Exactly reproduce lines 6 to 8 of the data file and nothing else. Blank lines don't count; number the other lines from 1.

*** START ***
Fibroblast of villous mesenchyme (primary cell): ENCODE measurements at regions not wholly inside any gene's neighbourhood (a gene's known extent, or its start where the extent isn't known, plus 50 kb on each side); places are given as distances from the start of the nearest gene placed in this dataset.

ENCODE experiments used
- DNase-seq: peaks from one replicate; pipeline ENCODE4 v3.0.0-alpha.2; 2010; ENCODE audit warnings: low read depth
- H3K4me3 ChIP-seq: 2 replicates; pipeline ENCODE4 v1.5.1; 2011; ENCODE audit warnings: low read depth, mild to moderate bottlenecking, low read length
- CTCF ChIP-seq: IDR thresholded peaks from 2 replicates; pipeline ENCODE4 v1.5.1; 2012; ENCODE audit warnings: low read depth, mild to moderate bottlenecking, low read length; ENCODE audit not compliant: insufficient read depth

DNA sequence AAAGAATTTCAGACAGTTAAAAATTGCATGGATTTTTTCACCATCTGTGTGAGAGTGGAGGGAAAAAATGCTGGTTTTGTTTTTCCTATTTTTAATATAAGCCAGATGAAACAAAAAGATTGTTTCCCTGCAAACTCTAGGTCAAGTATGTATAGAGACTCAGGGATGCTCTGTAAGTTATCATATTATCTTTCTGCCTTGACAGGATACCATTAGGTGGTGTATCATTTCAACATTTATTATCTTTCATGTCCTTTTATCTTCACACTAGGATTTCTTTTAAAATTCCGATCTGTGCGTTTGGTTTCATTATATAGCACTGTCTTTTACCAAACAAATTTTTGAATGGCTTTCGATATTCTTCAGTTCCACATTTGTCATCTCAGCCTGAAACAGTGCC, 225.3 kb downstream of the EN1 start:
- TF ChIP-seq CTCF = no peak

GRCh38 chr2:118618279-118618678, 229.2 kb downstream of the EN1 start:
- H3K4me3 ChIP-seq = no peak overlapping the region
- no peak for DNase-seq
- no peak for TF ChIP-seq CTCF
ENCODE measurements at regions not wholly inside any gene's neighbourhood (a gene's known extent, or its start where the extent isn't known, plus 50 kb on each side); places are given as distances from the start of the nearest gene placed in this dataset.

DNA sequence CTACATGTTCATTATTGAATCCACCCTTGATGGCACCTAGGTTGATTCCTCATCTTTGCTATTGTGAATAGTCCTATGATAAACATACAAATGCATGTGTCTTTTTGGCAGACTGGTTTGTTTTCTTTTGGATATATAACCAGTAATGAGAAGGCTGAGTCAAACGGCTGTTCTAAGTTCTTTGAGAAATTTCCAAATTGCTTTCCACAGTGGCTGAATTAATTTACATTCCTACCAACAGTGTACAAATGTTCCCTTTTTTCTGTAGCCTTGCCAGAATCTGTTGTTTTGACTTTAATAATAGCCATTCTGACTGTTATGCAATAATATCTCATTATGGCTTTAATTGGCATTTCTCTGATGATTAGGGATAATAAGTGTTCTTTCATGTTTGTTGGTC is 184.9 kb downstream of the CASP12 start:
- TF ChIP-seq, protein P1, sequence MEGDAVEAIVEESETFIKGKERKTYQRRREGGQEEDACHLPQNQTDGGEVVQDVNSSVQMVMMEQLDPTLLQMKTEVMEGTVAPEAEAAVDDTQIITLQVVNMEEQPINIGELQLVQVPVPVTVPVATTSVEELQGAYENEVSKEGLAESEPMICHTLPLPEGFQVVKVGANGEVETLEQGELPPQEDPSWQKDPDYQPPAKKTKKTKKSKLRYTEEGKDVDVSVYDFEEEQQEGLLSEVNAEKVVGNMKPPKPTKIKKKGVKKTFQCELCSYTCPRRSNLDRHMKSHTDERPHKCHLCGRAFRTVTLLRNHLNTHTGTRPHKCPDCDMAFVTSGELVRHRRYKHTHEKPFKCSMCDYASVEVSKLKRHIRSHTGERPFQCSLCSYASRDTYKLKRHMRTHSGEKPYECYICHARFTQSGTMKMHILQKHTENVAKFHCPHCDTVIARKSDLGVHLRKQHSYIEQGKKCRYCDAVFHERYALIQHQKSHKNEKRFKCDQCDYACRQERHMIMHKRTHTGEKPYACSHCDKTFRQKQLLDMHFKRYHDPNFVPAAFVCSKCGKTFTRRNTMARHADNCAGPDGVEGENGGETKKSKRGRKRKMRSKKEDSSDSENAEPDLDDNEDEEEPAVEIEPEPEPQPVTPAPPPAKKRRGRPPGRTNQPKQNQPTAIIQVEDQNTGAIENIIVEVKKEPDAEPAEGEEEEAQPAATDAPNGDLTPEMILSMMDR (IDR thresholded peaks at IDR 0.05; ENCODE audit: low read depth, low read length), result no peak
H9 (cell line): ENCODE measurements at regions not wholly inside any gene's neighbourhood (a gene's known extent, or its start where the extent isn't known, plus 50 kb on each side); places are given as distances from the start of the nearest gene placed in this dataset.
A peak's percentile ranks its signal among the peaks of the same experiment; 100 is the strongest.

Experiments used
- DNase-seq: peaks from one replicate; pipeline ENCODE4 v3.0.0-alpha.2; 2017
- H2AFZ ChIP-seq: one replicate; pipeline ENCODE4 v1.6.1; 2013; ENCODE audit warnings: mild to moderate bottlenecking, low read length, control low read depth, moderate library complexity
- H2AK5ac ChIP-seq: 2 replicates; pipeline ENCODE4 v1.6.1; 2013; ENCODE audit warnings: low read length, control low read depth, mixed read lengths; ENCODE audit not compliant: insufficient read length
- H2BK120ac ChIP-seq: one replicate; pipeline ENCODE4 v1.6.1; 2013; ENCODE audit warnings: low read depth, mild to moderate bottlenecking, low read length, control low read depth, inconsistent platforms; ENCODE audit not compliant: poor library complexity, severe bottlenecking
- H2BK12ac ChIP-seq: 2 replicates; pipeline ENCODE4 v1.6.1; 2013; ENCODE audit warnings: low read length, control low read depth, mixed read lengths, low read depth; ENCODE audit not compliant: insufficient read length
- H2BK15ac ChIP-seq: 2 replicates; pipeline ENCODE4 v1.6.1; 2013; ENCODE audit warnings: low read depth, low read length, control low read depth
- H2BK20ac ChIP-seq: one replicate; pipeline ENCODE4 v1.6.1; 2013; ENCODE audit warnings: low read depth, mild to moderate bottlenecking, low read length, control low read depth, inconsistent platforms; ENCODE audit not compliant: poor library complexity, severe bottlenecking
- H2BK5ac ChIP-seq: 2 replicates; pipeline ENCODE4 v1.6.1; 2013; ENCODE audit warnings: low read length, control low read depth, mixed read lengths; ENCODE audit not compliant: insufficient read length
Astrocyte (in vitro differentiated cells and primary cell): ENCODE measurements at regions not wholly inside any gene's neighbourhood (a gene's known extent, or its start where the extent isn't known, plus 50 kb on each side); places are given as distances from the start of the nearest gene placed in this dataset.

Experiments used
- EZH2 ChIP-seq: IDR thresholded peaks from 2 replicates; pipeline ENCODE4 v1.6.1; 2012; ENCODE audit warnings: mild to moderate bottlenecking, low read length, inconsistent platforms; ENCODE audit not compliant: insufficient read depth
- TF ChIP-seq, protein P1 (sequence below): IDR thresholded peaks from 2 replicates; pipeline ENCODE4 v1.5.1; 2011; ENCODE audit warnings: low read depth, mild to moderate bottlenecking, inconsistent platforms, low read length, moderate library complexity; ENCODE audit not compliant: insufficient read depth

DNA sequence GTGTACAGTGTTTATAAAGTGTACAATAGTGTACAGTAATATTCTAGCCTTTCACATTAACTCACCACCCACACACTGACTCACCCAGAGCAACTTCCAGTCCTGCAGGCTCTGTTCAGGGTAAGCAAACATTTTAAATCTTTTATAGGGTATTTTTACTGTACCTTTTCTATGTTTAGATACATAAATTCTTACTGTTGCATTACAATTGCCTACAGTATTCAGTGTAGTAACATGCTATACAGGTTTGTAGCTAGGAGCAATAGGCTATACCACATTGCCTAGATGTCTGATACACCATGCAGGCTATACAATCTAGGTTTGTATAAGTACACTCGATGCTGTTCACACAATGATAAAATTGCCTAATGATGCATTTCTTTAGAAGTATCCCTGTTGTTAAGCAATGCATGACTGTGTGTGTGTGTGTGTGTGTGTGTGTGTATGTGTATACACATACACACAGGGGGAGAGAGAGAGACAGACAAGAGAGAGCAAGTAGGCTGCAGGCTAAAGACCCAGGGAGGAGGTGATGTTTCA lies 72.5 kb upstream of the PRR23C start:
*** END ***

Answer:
DNA sequence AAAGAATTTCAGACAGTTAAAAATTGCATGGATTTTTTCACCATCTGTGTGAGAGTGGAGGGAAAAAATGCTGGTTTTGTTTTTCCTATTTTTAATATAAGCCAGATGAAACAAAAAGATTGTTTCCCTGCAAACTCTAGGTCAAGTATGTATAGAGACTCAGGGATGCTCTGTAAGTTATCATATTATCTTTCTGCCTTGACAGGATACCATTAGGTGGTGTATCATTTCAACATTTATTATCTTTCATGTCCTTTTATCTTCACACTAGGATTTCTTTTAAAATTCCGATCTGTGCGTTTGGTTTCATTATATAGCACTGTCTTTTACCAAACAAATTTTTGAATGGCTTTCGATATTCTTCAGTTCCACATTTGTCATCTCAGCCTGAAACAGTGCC, 225.3 kb downstream of the EN1 start:
- TF ChIP-seq CTCF = no peak

GRCh38 chr2:118618279-118618678, 229.2 kb downstream of the EN1 start: